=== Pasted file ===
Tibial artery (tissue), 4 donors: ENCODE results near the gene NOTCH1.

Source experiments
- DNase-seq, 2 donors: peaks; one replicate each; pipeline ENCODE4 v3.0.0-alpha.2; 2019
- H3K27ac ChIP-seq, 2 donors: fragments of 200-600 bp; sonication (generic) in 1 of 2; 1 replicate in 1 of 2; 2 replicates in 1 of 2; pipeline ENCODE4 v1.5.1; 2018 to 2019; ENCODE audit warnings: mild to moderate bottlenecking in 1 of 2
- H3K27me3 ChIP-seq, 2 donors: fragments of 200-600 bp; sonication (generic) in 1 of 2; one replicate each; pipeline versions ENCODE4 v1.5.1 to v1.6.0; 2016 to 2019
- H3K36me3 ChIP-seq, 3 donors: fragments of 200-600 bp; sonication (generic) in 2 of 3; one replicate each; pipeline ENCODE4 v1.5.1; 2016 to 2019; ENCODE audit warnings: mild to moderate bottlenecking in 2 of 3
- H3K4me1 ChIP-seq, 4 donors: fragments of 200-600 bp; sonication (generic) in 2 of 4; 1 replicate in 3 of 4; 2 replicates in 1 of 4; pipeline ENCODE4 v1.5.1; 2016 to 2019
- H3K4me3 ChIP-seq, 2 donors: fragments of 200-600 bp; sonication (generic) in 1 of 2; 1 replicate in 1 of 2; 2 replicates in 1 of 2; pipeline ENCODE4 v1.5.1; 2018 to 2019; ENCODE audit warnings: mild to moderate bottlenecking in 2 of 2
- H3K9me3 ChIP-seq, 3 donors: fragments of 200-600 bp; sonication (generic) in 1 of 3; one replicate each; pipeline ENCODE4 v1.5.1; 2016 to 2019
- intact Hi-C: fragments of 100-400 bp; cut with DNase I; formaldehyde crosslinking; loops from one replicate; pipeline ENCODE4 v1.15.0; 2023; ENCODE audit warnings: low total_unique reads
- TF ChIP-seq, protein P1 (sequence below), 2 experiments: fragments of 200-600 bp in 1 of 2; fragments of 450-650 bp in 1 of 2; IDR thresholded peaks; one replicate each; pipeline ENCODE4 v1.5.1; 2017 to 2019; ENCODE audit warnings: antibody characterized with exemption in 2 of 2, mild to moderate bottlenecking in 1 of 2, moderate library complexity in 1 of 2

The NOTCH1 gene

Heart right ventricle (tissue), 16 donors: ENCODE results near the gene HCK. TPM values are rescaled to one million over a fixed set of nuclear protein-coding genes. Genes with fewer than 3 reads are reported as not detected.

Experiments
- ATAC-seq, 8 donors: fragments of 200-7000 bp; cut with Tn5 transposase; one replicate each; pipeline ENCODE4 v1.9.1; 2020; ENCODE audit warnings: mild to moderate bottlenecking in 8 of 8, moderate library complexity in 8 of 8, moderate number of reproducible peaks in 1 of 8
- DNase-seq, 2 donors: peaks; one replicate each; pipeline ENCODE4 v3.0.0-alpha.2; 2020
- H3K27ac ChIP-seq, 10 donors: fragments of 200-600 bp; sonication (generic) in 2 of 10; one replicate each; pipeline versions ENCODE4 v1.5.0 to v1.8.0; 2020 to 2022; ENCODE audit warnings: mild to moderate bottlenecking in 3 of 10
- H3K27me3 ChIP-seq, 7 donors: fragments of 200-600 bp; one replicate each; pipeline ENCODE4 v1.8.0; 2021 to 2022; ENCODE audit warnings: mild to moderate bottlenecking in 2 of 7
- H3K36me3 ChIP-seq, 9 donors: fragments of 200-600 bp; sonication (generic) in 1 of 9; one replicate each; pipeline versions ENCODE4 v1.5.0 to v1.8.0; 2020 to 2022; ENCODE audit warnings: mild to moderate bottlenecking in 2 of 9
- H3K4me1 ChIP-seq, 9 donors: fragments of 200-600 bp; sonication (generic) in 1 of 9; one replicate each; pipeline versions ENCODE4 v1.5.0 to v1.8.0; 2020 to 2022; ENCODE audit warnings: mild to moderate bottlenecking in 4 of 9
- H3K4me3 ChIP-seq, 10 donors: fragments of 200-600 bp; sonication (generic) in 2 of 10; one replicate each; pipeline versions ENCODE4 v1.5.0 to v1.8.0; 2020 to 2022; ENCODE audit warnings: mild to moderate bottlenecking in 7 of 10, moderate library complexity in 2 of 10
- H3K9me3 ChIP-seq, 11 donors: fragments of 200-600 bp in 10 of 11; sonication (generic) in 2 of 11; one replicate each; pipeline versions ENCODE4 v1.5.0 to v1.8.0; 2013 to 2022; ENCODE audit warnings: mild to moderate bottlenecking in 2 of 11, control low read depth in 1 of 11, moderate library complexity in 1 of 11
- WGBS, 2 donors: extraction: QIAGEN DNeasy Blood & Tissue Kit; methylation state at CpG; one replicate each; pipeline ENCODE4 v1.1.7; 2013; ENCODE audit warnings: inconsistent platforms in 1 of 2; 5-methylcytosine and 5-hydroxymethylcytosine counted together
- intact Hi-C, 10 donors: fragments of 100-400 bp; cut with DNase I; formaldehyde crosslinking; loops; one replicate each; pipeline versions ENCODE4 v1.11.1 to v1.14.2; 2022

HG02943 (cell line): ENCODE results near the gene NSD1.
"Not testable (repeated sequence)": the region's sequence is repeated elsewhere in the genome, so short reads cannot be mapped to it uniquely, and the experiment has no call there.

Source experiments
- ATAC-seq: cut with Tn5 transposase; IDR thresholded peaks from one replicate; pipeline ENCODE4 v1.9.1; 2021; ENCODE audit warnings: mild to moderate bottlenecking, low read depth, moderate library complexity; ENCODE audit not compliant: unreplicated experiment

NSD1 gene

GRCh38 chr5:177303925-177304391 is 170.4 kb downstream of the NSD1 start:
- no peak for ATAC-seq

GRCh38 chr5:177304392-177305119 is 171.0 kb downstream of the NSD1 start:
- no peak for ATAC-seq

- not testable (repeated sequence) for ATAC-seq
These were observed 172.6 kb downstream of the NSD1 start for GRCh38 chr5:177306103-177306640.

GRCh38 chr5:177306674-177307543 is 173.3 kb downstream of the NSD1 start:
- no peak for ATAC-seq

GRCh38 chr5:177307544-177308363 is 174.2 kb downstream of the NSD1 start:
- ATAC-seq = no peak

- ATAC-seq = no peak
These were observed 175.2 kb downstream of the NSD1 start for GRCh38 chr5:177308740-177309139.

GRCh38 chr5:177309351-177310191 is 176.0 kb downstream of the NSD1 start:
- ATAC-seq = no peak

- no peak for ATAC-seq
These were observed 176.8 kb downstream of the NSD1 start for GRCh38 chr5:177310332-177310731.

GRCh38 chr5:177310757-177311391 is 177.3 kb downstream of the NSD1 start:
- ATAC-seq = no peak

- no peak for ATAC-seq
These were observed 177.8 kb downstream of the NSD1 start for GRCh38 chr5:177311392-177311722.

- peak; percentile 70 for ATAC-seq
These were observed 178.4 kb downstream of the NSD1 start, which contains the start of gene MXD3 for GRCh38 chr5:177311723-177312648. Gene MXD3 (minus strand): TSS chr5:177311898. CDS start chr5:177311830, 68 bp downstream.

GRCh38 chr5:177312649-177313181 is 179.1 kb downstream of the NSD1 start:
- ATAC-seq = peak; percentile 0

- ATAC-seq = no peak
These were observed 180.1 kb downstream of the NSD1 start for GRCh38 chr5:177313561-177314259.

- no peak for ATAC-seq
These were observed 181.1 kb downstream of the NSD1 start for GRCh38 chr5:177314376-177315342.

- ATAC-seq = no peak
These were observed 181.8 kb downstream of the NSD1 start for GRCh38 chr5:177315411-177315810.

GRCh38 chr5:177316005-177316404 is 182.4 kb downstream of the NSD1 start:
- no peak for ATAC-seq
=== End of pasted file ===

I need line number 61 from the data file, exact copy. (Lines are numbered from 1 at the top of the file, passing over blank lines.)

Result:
- no peak for ATAC-seq